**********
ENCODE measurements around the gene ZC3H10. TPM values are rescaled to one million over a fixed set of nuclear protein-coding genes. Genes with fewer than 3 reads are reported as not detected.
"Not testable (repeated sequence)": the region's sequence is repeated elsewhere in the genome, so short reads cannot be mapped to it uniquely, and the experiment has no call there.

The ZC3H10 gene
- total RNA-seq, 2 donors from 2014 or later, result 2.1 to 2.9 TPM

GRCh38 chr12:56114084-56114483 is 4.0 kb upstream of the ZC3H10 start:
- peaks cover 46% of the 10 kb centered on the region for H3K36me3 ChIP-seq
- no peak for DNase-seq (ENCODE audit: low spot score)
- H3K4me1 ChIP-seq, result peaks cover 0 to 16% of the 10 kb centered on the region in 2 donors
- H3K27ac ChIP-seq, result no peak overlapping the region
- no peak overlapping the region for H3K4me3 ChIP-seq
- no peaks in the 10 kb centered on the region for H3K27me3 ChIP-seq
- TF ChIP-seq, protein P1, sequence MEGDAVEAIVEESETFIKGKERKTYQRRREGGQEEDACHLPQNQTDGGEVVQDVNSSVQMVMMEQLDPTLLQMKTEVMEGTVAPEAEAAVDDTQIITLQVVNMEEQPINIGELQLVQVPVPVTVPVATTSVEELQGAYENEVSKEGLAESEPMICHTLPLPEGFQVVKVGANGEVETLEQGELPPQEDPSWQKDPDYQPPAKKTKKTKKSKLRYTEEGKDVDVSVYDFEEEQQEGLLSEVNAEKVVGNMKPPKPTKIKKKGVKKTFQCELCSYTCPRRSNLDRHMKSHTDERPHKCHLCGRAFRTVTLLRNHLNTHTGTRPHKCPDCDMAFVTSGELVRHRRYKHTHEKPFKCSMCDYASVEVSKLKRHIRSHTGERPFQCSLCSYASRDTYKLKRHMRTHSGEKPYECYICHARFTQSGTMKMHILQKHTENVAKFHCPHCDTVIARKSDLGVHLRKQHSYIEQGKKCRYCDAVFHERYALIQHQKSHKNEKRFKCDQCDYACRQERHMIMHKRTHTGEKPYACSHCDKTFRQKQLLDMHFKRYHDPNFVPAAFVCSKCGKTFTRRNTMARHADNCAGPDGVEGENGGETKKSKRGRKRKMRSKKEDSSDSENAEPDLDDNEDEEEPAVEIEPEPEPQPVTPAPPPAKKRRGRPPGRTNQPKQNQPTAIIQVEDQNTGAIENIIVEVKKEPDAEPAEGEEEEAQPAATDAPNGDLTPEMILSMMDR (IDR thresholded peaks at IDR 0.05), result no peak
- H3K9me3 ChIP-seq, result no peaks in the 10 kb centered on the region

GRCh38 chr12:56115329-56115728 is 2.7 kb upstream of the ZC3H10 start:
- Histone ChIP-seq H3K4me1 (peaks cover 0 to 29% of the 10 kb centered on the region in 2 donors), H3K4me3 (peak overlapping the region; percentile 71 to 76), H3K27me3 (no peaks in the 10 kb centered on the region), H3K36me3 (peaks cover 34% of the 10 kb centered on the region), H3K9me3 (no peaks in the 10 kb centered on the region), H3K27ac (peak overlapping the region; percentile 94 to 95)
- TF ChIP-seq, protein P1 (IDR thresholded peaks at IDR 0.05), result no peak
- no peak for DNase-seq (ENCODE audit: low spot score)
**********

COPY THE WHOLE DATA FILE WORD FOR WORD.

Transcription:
ENCODE measurements around the gene ZC3H10. TPM values are rescaled to one million over a fixed set of nuclear protein-coding genes. Genes with fewer than 3 reads are reported as not detected.
"Not testable (repeated sequence)": the region's sequence is repeated elsewhere in the genome, so short reads cannot be mapped to it uniquely, and the experiment has no call there.

The ZC3H10 gene
- total RNA-seq, 2 donors from 2014 or later, result 2.1 to 2.9 TPM

GRCh38 chr12:56114084-56114483 is 4.0 kb upstream of the ZC3H10 start:
- peaks cover 46% of the 10 kb centered on the region for H3K36me3 ChIP-seq
- no peak for DNase-seq (ENCODE audit: low spot score)
- H3K4me1 ChIP-seq, result peaks cover 0 to 16% of the 10 kb centered on the region in 2 donors
- H3K27ac ChIP-seq, result no peak overlapping the region
- no peak overlapping the region for H3K4me3 ChIP-seq
- no peaks in the 10 kb centered on the region for H3K27me3 ChIP-seq
- TF ChIP-seq, protein P1, sequence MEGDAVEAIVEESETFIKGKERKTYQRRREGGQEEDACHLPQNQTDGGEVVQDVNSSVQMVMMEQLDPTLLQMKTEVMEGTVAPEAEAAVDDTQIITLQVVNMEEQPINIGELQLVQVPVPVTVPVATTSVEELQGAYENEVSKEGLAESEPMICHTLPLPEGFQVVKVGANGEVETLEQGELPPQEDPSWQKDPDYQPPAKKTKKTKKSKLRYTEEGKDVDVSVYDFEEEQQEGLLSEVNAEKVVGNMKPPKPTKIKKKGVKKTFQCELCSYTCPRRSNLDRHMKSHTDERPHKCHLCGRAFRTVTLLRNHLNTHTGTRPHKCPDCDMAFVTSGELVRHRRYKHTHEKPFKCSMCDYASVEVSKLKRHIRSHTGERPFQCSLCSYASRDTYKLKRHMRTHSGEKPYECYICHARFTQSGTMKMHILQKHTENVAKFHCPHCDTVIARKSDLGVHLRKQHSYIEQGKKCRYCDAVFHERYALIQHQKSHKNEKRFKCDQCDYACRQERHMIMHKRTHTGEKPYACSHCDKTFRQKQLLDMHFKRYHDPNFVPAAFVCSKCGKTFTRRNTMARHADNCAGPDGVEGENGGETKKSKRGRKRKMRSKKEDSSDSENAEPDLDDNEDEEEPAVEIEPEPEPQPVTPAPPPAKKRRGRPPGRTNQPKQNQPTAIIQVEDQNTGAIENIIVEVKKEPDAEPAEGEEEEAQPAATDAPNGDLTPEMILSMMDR (IDR thresholded peaks at IDR 0.05), result no peak
- H3K9me3 ChIP-seq, result no peaks in the 10 kb centered on the region

GRCh38 chr12:56115329-56115728 is 2.7 kb upstream of the ZC3H10 start:
- Histone ChIP-seq H3K4me1 (peaks cover 0 to 29% of the 10 kb centered on the region in 2 donors), H3K4me3 (peak overlapping the region; percentile 71 to 76), H3K27me3 (no peaks in the 10 kb centered on the region), H3K36me3 (peaks cover 34% of the 10 kb centered on the region), H3K9me3 (no peaks in the 10 kb centered on the region), H3K27ac (peak overlapping the region; percentile 94 to 95)
- TF ChIP-seq, protein P1 (IDR thresholded peaks at IDR 0.05), result no peak
- no peak for DNase-seq (ENCODE audit: low spot score)